What Should I Wear During Exercise?

Well, I knew this was going to come up eventually, and I can’t say that I’ve been looking forward to having to discuss it. As somebody who has been struggling lately to get into shape myself, and writing about various exercises, diets and nutritional topics as I explore the myself, I knew that eventually I was going to have to talk about what to wear. Here’s the problem, I am certainly no expert on fitness clothing and activewear. The truth of the matter is, in all honesty, I am no expert on clothing in general.

The thing is, I’m one of those people that doesn’t really even notice what other people are wearing, unless it is particularly evocative or patently absurd. For the entirety of my adult life, being a writer who works from their home, I have kept my entire wardrobe rather simple, consisting of simple T-shirts, shorts and flip-flops. Not being a social butterfly, I’ve never needed clothes that impressed, nor have I needed to conform to fashions, so I know nothing of them. That said, I do believe that this might actually give me a unique and useful insight for people, when it comes to things like what to wear during exercise, because I dress not for fashion, but for practicality and comfort, and comfort during exercise is a unique concern.

Let’s talk about this a little.

Why do people wear what they do during exercise?

When we think about what people wear during exercise, we usually envision form-fitting things like sports shorts, yoga clothes, and the like. Some people actually consider this kind of wardrobe rather provocative, and I suppose on the right person, it certainly can be. This can make a lot of people very uncomfortable with wearing such things, and I can understand that. I wouldn’t personally be too terribly worried about being perceived as anything provocative in such clothing, but him extremely averse to tight clothing for comfort reasons, and I certainly haven’t the body for that sort of thing anyhow, and am sure that no one wants to see that.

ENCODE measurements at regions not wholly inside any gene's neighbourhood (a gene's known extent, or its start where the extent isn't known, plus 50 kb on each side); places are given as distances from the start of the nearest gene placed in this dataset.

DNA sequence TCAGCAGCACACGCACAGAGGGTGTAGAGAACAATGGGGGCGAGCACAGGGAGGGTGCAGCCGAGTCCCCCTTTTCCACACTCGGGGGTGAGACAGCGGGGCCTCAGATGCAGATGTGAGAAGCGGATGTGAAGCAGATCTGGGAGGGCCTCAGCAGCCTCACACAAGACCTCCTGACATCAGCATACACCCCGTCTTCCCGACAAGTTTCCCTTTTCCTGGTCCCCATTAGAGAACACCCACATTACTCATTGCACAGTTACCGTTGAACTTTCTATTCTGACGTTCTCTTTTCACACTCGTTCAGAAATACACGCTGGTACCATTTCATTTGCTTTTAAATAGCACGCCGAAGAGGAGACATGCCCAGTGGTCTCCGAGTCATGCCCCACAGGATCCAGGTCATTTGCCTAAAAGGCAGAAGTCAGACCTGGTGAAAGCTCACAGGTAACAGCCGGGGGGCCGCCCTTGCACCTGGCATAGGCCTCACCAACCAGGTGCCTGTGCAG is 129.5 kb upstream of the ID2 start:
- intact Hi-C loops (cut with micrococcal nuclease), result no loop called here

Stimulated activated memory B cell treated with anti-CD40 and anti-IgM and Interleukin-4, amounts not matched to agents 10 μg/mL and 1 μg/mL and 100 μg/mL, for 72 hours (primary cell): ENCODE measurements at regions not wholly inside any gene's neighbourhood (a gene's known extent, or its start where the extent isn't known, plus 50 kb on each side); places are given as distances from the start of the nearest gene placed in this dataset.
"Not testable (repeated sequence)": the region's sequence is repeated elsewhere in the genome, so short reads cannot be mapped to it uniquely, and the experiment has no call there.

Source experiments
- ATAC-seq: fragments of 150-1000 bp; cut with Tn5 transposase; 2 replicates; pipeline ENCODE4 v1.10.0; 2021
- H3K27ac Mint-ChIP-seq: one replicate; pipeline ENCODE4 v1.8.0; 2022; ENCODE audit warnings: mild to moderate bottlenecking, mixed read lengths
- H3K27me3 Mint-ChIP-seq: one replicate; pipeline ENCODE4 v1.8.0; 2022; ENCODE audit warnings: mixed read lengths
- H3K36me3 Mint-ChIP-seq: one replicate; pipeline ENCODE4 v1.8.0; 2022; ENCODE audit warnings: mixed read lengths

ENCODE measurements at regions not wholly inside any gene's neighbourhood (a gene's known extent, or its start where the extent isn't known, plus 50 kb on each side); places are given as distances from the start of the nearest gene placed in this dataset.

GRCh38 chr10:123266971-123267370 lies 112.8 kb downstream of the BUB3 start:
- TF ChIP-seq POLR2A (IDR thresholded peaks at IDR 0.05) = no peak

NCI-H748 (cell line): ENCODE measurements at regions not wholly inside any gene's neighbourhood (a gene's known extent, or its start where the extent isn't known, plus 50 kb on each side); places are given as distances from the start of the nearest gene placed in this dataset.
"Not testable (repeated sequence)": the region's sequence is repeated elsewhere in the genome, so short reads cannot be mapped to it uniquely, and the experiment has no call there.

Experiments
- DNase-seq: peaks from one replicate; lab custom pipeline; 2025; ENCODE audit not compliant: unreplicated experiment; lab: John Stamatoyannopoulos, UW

But there’s a reason that these clothes are designed this way. Form-fitting clothing don’t rub against the skin, moving in unison with the skin instead. This prevents chafing during exercises, which is something that I have to contend with given my usual wardrobe. The skimpier versions of gym clothes like this also allow maximum cooling, as it lets sweat do its job.

These clothes are also fabricated from fabrics and materials designed to wick in brief, so they tend to be loose-knit nylon, cotton or some sort of equivalent polymer synthetic. This allows for sweat to continue to do its job even in areas that are covered.

I’m like you, and I’m not comfortable being seen in such things!

Okay, so let’s say that you are not uncomfortable with tight clothing as far as how they feel, but you really don’t want people talking at you inform-hugging stuff, or you’re like me and don’t feel like you have the physique to be seen in them. Well, first of all, I am aware that being ashamed of my body will trying to get into shape is kind of a silly thing, but something that I’m not interested in working on. You should, however, if you suffer from self-esteem issues like this.

That said, when it comes to fitness clothing and activewear, you can wear something over it if you like. As long as form-hugging materials are in place between the skin and shirts, shorts or the like, then they won’t cause the problem that those clothes usually do. I would do that, were I comfortable with things hugging me as far as how they feel.